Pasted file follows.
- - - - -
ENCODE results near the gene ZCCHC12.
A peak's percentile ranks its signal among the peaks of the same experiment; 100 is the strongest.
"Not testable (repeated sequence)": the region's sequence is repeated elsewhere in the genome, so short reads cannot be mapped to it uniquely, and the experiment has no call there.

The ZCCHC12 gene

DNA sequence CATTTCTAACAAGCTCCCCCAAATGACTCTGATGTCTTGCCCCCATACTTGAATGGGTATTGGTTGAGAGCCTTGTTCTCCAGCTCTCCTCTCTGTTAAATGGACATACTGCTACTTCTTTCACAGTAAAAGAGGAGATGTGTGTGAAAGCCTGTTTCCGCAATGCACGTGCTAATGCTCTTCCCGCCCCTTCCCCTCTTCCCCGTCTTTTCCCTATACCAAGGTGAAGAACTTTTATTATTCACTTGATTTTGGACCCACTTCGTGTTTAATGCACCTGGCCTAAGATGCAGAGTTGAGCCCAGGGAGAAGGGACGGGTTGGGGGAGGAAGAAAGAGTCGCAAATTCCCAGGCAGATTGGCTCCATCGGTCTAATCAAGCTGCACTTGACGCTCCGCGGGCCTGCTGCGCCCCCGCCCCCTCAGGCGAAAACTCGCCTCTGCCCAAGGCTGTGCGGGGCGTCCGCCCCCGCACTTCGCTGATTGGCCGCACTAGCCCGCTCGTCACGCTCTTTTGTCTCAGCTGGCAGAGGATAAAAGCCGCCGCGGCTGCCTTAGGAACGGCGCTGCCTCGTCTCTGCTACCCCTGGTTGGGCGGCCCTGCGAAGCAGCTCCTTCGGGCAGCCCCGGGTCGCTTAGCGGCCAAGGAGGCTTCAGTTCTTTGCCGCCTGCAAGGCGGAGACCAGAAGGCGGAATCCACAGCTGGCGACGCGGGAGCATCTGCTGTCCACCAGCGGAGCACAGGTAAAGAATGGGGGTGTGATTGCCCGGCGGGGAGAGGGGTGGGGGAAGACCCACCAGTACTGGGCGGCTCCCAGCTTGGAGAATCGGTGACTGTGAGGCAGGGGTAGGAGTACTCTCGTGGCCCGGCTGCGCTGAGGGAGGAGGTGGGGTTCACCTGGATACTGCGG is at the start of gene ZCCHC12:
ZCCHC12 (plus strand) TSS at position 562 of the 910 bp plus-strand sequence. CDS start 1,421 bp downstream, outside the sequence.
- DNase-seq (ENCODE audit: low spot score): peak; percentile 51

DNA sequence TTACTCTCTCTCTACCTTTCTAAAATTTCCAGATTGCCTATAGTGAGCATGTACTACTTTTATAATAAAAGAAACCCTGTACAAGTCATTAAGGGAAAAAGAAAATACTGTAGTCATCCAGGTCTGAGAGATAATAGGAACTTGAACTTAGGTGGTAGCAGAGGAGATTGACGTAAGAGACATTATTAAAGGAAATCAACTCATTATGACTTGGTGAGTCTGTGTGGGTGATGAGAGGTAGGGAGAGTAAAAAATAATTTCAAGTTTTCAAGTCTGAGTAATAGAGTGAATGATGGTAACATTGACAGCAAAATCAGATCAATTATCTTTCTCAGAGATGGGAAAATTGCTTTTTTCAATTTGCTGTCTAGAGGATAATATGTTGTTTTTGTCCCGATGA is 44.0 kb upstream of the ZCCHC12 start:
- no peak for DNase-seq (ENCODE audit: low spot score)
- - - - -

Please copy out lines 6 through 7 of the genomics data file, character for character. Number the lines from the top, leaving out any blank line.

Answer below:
ZCCHC12 (plus strand) TSS at position 562 of the 910 bp plus-strand sequence. CDS start 1,421 bp downstream, outside the sequence.
- DNase-seq (ENCODE audit: low spot score): peak; percentile 51